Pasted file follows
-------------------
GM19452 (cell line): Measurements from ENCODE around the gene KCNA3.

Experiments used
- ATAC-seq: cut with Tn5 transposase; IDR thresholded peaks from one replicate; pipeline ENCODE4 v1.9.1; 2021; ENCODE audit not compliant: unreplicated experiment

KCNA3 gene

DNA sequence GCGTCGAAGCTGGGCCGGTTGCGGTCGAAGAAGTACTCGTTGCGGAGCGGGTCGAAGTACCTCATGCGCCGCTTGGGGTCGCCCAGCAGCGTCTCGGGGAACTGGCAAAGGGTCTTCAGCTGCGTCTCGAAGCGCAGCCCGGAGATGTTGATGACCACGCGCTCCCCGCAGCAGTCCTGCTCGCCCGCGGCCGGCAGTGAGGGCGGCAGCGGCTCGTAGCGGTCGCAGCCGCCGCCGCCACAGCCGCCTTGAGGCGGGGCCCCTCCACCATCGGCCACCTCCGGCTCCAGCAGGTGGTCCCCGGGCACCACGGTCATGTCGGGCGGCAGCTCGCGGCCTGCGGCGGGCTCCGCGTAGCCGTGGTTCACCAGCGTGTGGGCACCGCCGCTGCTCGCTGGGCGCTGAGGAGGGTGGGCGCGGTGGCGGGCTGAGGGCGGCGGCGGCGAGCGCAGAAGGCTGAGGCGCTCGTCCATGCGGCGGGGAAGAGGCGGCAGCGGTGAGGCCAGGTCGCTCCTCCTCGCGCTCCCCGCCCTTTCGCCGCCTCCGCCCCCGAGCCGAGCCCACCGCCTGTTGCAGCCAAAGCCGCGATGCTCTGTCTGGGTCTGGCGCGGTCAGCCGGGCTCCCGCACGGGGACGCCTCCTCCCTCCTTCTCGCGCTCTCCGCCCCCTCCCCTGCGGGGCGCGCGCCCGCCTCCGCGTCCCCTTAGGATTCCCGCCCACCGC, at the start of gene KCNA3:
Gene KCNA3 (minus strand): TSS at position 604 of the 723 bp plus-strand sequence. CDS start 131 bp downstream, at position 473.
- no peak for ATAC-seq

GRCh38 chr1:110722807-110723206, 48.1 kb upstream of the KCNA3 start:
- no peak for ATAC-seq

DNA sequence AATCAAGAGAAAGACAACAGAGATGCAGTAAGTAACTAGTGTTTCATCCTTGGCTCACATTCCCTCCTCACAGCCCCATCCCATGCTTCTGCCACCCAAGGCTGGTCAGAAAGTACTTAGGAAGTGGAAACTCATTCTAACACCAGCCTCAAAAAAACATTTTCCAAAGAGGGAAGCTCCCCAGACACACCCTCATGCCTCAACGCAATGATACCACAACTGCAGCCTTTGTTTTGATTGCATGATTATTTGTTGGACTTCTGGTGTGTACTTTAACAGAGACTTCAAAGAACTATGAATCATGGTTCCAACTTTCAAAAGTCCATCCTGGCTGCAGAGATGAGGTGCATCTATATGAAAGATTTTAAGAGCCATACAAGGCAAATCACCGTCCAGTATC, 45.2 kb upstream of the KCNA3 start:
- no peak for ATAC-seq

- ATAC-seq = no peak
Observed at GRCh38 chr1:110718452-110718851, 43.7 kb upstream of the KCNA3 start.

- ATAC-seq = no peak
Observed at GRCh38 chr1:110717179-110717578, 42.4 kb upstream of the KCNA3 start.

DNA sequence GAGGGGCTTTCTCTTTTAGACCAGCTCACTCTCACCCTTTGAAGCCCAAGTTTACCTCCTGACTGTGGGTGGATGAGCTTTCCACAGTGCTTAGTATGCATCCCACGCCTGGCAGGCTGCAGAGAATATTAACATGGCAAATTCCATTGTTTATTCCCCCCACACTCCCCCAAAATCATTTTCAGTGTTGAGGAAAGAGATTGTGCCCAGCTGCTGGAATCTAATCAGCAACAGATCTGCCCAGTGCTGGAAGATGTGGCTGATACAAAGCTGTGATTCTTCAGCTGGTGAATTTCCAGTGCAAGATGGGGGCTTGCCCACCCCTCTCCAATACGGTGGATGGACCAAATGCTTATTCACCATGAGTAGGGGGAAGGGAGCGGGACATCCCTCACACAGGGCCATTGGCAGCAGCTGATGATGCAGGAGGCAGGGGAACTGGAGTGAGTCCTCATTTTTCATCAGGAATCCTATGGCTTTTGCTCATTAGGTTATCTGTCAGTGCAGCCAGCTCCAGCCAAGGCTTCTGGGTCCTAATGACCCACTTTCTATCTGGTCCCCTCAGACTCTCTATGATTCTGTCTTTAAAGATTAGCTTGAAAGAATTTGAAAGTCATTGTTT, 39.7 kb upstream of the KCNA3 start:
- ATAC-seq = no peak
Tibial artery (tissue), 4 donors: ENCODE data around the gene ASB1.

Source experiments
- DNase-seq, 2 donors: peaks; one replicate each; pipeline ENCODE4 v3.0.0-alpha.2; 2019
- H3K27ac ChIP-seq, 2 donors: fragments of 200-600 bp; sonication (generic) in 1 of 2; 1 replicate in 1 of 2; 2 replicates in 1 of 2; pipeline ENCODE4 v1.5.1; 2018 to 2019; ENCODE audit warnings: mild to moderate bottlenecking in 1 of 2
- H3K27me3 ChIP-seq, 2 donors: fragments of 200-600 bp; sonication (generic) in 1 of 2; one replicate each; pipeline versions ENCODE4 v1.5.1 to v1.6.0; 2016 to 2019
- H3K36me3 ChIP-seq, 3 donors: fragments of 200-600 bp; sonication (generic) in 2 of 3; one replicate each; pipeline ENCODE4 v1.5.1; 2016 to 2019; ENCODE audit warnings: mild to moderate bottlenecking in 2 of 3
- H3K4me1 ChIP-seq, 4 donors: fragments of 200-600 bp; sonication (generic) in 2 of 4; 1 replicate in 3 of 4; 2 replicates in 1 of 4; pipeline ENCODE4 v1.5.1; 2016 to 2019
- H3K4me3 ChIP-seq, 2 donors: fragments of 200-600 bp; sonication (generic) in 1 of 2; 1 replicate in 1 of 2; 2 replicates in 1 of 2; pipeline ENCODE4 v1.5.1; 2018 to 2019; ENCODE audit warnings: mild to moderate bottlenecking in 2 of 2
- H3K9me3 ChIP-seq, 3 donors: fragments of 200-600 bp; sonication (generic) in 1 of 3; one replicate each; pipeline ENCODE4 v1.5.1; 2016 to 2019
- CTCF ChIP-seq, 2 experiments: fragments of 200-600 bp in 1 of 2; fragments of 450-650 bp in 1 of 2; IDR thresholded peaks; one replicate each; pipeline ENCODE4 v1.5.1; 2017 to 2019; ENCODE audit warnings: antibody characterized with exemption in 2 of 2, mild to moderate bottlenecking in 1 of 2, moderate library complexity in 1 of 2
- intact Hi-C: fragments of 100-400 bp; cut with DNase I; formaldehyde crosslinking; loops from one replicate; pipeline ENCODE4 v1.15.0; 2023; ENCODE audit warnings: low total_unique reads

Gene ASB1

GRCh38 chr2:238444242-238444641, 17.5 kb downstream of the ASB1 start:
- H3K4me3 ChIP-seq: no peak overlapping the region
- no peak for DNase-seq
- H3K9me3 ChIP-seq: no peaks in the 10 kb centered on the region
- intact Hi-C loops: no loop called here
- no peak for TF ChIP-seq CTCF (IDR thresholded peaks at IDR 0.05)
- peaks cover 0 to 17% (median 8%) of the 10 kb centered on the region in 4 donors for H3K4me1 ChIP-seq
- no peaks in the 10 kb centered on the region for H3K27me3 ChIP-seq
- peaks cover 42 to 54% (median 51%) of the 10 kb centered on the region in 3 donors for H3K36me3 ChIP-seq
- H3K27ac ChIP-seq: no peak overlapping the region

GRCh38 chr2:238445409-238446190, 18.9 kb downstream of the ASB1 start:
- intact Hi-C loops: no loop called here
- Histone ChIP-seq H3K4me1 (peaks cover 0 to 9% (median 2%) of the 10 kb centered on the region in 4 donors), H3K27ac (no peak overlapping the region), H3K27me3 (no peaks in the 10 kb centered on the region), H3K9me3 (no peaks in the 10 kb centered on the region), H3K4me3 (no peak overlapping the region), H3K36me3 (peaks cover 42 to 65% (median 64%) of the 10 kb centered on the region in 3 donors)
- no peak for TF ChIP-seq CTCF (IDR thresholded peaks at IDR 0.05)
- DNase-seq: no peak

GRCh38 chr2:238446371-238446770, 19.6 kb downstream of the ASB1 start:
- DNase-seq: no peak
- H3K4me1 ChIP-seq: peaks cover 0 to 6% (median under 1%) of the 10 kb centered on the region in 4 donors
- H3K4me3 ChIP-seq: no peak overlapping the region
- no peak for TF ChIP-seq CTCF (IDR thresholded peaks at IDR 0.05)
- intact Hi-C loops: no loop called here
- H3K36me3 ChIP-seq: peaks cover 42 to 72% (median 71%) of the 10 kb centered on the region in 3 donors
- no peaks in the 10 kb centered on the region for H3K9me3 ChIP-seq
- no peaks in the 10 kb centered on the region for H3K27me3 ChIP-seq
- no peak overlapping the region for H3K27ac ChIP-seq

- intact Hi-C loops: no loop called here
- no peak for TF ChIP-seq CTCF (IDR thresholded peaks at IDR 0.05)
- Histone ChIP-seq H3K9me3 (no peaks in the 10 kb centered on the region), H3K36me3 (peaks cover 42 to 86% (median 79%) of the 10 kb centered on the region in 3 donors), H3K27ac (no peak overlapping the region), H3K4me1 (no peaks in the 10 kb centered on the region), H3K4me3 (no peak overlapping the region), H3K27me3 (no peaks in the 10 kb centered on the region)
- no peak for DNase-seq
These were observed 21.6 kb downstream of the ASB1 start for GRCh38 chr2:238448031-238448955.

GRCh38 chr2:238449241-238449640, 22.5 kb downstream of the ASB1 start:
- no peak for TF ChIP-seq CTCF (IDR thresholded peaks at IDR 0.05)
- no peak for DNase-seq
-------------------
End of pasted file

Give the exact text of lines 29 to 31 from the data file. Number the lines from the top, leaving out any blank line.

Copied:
Gene ASB1

GRCh38 chr2:238444242-238444641, 17.5 kb downstream of the ASB1 start:
- H3K4me3 ChIP-seq: no peak overlapping the region